It looks like you're using an Ad Blocker.

Please white-list or disable AboveTopSecret.com in your ad-blocking tool.

Thank you.

 

Some features of ATS will be disabled while you continue to use an ad-blocker.

 

A Court Ruling Makes Mortgages Vanish Into Thin Air

page: 1
7
<<   2 >>

log in

join
share:

posted on Nov, 13 2019 @ 09:31 PM
link   
I am far less savvy when it comes to this market however I know there's 1-2 members here who actually work in real estate so I'm hoping they can chime in here.

Bloomberg



For generations, budding lawyers have been taught that if the bank forecloses on your mortgage and can’t sell your house for the amount of the loan, the bank can come after you personally for the rest. Apart from a handful of “non-recourse” states (California being the most prominent), this has long been the rule. But a mystifying recent decision by the U.S. Court of Appeals for the 8th Circuit might inadvertently lead to a reevaluation of what had been settled law — and potentially change the way the secondary market values mortgage loans.


This is another issue popping into view with the banks, add this to the repo market liquidity issues and tbill purchase program being run by the Fed.



This is the audio version of the article essentially.

Reuters



Citigroup subsidiary CitiMortgage Inc cannot force a mortgage-loan originator to repurchase defective loans that have already gone through foreclosure because it has not shown that those loans still exist, a divided federal appeals court held on Wednesday.


So, thoughts from the people working in real estate?




posted on Nov, 13 2019 @ 10:23 PM
link   

originally posted by: toysforadults
I am far less savvy when it comes to this market however I know there's 1-2 members here who actually work in real estate so I'm hoping they can chime in here.

Bloomberg



For generations, budding lawyers have been taught that if the bank forecloses on your mortgage and can’t sell your house for the amount of the loan, the bank can come after you personally for the rest. Apart from a handful of “non-recourse” states (California being the most prominent), this has long been the rule. But a mystifying recent decision by the U.S. Court of Appeals for the 8th Circuit might inadvertently lead to a reevaluation of what had been settled law — and potentially change the way the secondary market values mortgage loans.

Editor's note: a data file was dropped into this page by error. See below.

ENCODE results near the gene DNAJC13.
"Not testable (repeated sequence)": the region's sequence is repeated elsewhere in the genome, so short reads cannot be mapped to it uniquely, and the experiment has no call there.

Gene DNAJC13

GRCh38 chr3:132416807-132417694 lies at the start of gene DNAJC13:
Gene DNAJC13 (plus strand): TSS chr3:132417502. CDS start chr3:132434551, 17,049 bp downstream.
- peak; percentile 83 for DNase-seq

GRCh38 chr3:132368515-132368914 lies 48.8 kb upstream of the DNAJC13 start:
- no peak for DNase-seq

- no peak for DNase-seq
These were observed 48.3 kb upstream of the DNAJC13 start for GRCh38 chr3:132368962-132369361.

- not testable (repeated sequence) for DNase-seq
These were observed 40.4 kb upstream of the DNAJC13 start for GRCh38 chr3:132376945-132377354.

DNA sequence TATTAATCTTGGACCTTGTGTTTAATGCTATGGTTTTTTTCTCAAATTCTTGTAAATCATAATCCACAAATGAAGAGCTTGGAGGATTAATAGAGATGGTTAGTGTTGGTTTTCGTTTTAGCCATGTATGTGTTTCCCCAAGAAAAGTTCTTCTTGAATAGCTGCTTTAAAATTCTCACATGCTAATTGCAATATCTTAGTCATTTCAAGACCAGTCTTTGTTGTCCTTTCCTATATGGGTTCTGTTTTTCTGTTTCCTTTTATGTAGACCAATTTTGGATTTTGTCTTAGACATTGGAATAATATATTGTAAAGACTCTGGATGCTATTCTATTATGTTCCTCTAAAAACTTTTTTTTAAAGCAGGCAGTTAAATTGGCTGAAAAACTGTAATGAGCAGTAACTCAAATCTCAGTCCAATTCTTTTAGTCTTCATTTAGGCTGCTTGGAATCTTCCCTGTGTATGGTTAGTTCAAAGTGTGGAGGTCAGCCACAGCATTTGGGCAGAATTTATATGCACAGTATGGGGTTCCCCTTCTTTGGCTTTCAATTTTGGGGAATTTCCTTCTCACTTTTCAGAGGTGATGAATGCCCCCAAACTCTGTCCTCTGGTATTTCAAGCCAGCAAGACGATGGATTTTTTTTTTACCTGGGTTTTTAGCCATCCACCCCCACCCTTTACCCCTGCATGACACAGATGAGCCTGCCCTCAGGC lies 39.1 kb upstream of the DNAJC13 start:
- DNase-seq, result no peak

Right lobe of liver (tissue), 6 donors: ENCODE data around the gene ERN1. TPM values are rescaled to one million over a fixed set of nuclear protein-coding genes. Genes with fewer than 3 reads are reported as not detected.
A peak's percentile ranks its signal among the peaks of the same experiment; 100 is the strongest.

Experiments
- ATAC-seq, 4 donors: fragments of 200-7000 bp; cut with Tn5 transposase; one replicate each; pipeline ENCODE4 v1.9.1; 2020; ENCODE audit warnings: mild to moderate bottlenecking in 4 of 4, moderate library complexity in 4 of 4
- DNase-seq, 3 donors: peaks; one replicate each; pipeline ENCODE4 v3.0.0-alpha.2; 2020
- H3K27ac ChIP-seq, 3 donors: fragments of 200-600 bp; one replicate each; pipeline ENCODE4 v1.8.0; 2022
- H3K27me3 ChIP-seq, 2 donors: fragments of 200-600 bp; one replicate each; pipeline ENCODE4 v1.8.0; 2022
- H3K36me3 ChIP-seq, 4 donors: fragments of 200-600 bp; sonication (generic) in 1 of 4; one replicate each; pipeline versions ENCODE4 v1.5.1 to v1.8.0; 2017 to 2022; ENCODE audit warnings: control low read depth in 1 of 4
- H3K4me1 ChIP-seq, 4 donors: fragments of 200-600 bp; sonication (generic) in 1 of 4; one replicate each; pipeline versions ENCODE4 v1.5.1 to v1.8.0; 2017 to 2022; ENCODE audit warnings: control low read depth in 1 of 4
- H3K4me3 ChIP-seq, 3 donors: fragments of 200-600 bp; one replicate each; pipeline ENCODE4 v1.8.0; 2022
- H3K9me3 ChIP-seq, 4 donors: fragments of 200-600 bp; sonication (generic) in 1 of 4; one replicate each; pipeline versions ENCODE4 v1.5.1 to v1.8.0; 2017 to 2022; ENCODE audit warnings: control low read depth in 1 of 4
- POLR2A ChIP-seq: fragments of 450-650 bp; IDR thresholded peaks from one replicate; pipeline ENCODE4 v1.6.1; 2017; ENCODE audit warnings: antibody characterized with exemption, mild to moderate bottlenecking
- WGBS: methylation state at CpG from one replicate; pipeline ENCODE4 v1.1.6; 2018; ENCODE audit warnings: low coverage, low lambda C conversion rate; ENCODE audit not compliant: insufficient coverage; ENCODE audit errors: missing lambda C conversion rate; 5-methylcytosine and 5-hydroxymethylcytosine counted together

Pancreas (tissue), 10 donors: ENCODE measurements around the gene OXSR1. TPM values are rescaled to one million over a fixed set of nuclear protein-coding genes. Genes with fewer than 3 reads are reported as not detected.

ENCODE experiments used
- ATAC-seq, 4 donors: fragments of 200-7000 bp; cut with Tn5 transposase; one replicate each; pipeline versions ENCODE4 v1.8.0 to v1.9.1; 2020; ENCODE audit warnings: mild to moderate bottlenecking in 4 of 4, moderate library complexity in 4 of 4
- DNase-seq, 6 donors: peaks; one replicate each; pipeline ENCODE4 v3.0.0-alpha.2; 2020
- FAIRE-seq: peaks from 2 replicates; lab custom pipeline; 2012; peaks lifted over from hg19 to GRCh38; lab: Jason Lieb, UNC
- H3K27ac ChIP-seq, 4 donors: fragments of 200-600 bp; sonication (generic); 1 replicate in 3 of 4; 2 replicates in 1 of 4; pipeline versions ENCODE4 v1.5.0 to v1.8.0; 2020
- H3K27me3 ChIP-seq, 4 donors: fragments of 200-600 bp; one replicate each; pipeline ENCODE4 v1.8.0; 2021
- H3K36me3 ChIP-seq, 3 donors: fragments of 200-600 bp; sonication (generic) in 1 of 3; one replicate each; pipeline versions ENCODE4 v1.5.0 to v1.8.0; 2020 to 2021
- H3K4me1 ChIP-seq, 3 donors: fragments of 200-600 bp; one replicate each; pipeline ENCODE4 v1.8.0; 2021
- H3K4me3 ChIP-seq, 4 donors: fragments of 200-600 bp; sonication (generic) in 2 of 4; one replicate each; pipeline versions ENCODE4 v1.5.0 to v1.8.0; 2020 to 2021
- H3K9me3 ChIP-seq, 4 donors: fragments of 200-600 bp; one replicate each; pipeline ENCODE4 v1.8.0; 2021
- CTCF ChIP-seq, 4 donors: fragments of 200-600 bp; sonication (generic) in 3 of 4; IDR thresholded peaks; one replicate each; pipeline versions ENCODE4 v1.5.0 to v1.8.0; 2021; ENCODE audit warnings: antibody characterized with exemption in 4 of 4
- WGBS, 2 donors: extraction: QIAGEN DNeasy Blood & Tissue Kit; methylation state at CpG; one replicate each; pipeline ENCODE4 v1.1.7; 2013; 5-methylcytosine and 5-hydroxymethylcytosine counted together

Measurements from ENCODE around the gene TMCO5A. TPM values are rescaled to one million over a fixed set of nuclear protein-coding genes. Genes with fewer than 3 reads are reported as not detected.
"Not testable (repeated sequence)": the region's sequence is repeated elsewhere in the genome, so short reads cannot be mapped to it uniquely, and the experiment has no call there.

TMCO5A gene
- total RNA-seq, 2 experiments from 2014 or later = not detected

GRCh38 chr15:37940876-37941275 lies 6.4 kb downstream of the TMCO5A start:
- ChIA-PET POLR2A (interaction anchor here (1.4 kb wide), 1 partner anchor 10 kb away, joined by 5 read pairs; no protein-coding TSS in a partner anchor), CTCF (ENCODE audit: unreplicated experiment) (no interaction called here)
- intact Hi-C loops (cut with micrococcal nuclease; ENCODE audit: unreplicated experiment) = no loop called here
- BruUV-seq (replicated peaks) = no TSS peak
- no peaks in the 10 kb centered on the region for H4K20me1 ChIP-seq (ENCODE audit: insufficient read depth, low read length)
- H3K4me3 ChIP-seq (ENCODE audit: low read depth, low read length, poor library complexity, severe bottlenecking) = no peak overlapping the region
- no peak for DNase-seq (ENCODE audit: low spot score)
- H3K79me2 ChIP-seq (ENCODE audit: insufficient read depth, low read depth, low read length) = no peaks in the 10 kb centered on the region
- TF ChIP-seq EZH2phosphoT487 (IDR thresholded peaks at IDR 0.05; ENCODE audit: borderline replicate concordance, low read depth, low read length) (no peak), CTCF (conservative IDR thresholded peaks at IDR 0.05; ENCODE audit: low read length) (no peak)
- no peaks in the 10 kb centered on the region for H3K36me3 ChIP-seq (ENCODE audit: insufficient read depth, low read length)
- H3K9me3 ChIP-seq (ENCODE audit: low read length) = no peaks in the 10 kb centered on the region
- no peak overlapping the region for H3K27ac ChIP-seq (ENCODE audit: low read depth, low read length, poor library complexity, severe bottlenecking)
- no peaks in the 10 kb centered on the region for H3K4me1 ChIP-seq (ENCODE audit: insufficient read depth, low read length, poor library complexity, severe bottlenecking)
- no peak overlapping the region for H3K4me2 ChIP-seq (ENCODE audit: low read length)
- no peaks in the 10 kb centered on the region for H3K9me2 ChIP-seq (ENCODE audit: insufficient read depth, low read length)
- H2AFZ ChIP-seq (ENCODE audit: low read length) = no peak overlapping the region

This is another issue popping into view with the banks, add this to the repo market liquidity issues and tbill purchase program being run by the Fed.



This is the audio version of the article essentially.

Reuters



Citigroup subsidiary CitiMortgage Inc cannot force a mortgage-loan originator to repurchase defective loans that have already gone through foreclosure because it has not shown that those loans still exist, a divided federal appeals court held on Wednesday.


So, thoughts from the people working in real estate?



I work in mortgages. Essentially, the court is saying that Citibank can't go after the originating bank for a defective mortgage (meaning not underwritten properly) if a home has already gone through foreclosure because if the home was foreclosed, then the mortgage in question doesn't exist anymore. However, the logic isn't clear to me because if a home is in foreclosure, Citibank may have still lost their shirts on the loan and going after the originating lender/broker still might be prudent to recoup that loss.

So when you get a mortgage from a company like Quicken Loans, they are underwriting the mortgage to say Citibank or Fannie/Freddie guidelines. Quicken is the originating lender. Citibank buys the servicing rights from Quicken (essentially they pay Quicken for the stream of payments expected on that mortgage at X interest rate). This is known in the business as a service release premium.

Quicken loans is certifying to Citibank in their representations and warrants that they underwrote the loan in accordance to the guidelines (required income, asset, and appraisal documentation).

What happens is that if that mortgage goes into default, Citimortgage then goes back and audits the file. They may find that Quicken actually didn't underwrite the loan properly. They then go back to Quicken loans and say you need to buy this mortgage back because it is defective.

The case is saying that if the home goes into full default and a foreclosure is completed (citibank repossess the house) then the mortgage in question doesn't exist anymore. The buyer isn't paying the mortgage. Citibank now has the house. So given this, how can Citibank require the originating lender to repuchase a loan that technically no longer exists?

To be honest, it is kind of lawyer double speak trying to get out of something on a technicality.



posted on Nov, 13 2019 @ 10:26 PM
link   
a reply to: Edumakated

Does that also prevent Quicken or Citi from going after the former owner who was foreclosed on?